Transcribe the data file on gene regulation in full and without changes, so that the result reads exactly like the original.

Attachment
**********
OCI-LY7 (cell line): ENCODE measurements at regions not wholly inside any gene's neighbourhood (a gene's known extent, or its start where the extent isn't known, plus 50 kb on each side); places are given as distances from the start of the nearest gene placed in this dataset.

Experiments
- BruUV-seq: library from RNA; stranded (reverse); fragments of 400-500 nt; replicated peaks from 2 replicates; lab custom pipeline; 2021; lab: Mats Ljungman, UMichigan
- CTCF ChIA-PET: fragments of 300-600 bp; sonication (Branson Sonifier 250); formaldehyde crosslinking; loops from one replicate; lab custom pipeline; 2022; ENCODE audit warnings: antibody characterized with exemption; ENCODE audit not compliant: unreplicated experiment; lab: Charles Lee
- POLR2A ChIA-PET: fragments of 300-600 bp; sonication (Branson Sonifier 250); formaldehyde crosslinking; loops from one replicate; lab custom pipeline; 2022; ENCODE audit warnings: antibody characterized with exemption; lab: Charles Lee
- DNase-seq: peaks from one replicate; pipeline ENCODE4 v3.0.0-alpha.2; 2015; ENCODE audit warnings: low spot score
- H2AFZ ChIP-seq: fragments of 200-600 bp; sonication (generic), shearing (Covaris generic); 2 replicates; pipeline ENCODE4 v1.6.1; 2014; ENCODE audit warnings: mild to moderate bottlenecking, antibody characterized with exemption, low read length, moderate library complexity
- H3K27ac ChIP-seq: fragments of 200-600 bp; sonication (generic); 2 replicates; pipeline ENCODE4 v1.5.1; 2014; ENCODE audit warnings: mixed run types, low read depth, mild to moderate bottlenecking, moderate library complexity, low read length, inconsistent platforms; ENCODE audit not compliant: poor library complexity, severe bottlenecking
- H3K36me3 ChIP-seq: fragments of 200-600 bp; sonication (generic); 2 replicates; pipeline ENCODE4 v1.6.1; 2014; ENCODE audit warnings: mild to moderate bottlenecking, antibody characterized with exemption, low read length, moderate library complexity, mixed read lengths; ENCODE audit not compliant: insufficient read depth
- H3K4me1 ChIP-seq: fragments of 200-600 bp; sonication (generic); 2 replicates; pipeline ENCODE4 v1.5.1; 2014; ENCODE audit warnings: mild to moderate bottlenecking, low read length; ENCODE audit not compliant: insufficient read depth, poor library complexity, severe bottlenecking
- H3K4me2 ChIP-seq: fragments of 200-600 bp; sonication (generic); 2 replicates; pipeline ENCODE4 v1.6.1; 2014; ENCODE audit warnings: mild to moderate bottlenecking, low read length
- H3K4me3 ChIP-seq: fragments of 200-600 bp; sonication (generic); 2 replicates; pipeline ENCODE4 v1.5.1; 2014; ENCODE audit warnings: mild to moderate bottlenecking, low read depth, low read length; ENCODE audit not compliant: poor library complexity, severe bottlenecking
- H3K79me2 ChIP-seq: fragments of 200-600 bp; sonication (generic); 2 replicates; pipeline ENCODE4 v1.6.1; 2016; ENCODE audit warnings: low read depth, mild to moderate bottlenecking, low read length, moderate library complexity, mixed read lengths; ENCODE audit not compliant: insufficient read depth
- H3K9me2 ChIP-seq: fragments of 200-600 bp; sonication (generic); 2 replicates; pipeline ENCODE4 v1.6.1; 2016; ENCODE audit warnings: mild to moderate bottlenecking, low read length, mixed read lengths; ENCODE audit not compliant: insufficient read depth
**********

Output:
OCI-LY7 (cell line): ENCODE measurements at regions not wholly inside any gene's neighbourhood (a gene's known extent, or its start where the extent isn't known, plus 50 kb on each side); places are given as distances from the start of the nearest gene placed in this dataset.

Experiments
- BruUV-seq: library from RNA; stranded (reverse); fragments of 400-500 nt; replicated peaks from 2 replicates; lab custom pipeline; 2021; lab: Mats Ljungman, UMichigan
- CTCF ChIA-PET: fragments of 300-600 bp; sonication (Branson Sonifier 250); formaldehyde crosslinking; loops from one replicate; lab custom pipeline; 2022; ENCODE audit warnings: antibody characterized with exemption; ENCODE audit not compliant: unreplicated experiment; lab: Charles Lee
- POLR2A ChIA-PET: fragments of 300-600 bp; sonication (Branson Sonifier 250); formaldehyde crosslinking; loops from one replicate; lab custom pipeline; 2022; ENCODE audit warnings: antibody characterized with exemption; lab: Charles Lee
- DNase-seq: peaks from one replicate; pipeline ENCODE4 v3.0.0-alpha.2; 2015; ENCODE audit warnings: low spot score
- H2AFZ ChIP-seq: fragments of 200-600 bp; sonication (generic), shearing (Covaris generic); 2 replicates; pipeline ENCODE4 v1.6.1; 2014; ENCODE audit warnings: mild to moderate bottlenecking, antibody characterized with exemption, low read length, moderate library complexity
- H3K27ac ChIP-seq: fragments of 200-600 bp; sonication (generic); 2 replicates; pipeline ENCODE4 v1.5.1; 2014; ENCODE audit warnings: mixed run types, low read depth, mild to moderate bottlenecking, moderate library complexity, low read length, inconsistent platforms; ENCODE audit not compliant: poor library complexity, severe bottlenecking
- H3K36me3 ChIP-seq: fragments of 200-600 bp; sonication (generic); 2 replicates; pipeline ENCODE4 v1.6.1; 2014; ENCODE audit warnings: mild to moderate bottlenecking, antibody characterized with exemption, low read length, moderate library complexity, mixed read lengths; ENCODE audit not compliant: insufficient read depth
- H3K4me1 ChIP-seq: fragments of 200-600 bp; sonication (generic); 2 replicates; pipeline ENCODE4 v1.5.1; 2014; ENCODE audit warnings: mild to moderate bottlenecking, low read length; ENCODE audit not compliant: insufficient read depth, poor library complexity, severe bottlenecking
- H3K4me2 ChIP-seq: fragments of 200-600 bp; sonication (generic); 2 replicates; pipeline ENCODE4 v1.6.1; 2014; ENCODE audit warnings: mild to moderate bottlenecking, low read length
- H3K4me3 ChIP-seq: fragments of 200-600 bp; sonication (generic); 2 replicates; pipeline ENCODE4 v1.5.1; 2014; ENCODE audit warnings: mild to moderate bottlenecking, low read depth, low read length; ENCODE audit not compliant: poor library complexity, severe bottlenecking
- H3K79me2 ChIP-seq: fragments of 200-600 bp; sonication (generic); 2 replicates; pipeline ENCODE4 v1.6.1; 2016; ENCODE audit warnings: low read depth, mild to moderate bottlenecking, low read length, moderate library complexity, mixed read lengths; ENCODE audit not compliant: insufficient read depth
- H3K9me2 ChIP-seq: fragments of 200-600 bp; sonication (generic); 2 replicates; pipeline ENCODE4 v1.6.1; 2016; ENCODE audit warnings: mild to moderate bottlenecking, low read length, mixed read lengths; ENCODE audit not compliant: insufficient read depth